From Barnsley to Elenchera
One of the greatest attractions about being a writer is giving my imagination a fierce workout. When I began my writing journey back in 1999 it was no surprise when I chose the path of sci-fi and fantasy. I was drawn to the challenge of creating my own world, inhabiting it with characters, setting the rules and laws that govern each land and trying to achieve the seemingly impossible of having a world that is spoken in the same breath as Middle Earth, Discworld, Narnia and many more. I haven’t achieved the last of those ambitions, not by a long shot, but what I do have is a world that is my own and it’s called Elenchera.

Creating your own world leaves you with many difficult decisions – the names of individual lands, towns, villages, rivers, mountains for a start, the peoples that inhabit these lands, animals and creatures that roam wild, and let’s not forget the history. For me, Elenchera started with a world map, each land had a name, as did the mountains, rivers, forests and deserts. Just from having a world map I’d already defined individual lands – some enjoyed warm and tropical climates, others frequently covered in snow. These features alone pre-determined some of the peoples living there. The landscape has as much character as your protagonists; Tolkien knew it and arguably gave more life to Middle Earth than to its inhabitants. The lands you design determine the journeys your characters make, the locations where towns and villages will be built and, if you like battles, the terrain will play its part when arch-rivals are trying to gain a strategic advantage.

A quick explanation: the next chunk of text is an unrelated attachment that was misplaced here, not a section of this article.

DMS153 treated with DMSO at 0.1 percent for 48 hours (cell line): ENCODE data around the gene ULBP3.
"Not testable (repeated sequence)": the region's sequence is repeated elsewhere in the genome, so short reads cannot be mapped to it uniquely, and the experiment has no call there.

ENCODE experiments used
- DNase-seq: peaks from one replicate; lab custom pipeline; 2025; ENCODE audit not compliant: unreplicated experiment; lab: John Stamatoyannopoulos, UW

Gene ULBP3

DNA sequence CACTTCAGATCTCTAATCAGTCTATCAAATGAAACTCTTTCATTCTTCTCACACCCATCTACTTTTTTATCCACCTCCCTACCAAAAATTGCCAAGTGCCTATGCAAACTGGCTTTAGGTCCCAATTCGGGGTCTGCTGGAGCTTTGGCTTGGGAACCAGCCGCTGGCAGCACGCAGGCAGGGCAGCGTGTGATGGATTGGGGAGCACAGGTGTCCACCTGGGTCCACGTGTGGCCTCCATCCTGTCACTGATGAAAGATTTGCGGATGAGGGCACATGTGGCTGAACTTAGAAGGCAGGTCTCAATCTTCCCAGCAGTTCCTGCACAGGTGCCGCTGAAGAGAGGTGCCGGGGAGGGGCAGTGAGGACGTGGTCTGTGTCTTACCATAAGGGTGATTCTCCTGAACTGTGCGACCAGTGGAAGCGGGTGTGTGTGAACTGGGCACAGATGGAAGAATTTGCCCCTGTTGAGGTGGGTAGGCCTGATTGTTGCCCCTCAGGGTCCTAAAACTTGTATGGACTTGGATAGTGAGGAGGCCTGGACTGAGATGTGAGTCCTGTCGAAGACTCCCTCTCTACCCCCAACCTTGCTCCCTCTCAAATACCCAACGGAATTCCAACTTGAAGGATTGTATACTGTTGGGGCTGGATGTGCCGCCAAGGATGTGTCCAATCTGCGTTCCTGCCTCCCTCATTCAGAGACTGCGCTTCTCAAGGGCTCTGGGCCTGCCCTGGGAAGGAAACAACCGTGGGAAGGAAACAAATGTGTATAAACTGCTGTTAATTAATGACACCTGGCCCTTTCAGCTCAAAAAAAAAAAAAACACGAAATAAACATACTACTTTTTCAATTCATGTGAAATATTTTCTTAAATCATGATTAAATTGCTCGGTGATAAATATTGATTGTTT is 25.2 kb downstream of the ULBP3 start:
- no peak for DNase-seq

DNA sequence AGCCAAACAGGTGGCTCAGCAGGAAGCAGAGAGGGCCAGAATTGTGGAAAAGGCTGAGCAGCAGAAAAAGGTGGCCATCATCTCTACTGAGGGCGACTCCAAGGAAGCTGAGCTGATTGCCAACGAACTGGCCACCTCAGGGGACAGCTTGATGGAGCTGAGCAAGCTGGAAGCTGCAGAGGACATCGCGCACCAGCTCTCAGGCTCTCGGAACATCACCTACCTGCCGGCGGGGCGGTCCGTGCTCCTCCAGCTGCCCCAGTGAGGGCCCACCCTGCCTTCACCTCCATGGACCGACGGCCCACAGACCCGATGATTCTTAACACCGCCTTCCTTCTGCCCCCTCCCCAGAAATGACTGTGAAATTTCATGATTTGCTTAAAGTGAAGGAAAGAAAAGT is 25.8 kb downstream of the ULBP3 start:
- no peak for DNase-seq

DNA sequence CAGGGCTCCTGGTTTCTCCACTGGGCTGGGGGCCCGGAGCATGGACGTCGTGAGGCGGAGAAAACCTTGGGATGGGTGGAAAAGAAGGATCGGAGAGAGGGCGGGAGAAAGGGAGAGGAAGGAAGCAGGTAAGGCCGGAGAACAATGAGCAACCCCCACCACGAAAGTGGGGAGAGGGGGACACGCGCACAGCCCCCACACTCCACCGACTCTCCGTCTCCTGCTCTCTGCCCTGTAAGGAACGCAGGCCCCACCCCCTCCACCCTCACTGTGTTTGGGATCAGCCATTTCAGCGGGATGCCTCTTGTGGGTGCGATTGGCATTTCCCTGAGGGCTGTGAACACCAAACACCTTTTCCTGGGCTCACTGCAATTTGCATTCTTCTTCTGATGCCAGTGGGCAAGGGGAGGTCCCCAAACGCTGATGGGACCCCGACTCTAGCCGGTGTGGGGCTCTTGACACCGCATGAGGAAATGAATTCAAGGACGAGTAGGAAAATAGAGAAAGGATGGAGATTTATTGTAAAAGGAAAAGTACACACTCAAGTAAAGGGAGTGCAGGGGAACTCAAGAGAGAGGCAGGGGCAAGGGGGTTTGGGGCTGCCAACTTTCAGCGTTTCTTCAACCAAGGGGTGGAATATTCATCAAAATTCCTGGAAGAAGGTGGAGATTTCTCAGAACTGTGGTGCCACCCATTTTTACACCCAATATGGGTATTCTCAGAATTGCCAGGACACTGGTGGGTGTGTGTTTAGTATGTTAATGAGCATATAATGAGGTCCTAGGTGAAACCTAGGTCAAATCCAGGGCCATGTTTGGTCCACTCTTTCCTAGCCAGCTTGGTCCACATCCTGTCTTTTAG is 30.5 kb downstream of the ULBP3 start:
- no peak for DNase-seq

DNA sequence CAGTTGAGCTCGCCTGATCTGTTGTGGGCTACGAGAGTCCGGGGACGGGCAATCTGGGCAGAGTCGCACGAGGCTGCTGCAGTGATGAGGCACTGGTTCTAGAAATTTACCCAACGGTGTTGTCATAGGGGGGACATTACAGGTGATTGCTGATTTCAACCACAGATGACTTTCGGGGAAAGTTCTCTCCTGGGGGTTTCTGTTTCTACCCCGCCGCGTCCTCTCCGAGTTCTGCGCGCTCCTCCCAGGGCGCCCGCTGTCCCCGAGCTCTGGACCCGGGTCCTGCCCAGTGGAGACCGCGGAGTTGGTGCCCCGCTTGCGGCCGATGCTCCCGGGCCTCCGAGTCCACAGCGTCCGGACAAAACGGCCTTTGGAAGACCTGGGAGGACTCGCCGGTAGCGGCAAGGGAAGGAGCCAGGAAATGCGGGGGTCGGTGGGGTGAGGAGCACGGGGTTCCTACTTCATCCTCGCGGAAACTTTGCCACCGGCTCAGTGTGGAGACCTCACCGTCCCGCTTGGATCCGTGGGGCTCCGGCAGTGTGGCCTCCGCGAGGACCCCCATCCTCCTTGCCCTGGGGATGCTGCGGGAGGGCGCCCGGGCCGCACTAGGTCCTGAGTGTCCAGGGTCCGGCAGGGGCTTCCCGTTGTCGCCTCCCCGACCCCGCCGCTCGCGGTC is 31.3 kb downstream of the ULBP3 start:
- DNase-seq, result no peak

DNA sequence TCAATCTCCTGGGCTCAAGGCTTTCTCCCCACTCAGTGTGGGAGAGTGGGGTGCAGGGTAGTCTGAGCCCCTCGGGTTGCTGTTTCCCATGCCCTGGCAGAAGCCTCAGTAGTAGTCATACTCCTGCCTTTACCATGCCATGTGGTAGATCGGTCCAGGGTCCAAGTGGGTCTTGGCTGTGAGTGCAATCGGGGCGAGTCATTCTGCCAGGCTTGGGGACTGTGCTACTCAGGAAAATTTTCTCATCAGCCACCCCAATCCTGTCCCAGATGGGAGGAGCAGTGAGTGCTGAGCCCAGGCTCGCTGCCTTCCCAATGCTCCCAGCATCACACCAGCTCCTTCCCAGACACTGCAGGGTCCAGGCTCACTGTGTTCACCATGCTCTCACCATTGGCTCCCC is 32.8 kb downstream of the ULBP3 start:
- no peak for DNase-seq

Beyond the landscape of Elenchera came the world history and I spent ten years building this from scratch. As with mythology and religion, I came up with the idea of Elenchera being created by a god and after that the events in the timeline gradually unfolded. It’s never easy keeping track of everything. I ended up with twenty-three individual lands and as the world history grew I had to effectively write twenty-three different stories, beginning with when these lands were settled, pioneers scouring the virgin terrain, building the first villages, towns and cities. As the settlements grow you have to decide how lands are governed, by monarchs or are they republics or dictatorships? Individual societies begin simply, of course, but as time develops innovations in agriculture, science, art and technology all take place. As you build your individual lands you’ll soon find they inevitably interact with each other through wars, trade and alliances. There are so many questions to answer but answers you will always need to find. Much of Elenchera wrote itself but I was indebted to the many history books I have read, in particular, Cassel’s World History, which traced important events in our own world.

Elenchera isn’t a perfect place, it’s no utopia, it’s often cruel and uncompromising, but it’s a world that is the product of my imagination and makes for a great topic to bring up in conversation. When someone asks what you do, you can smile and say, “I build worlds.”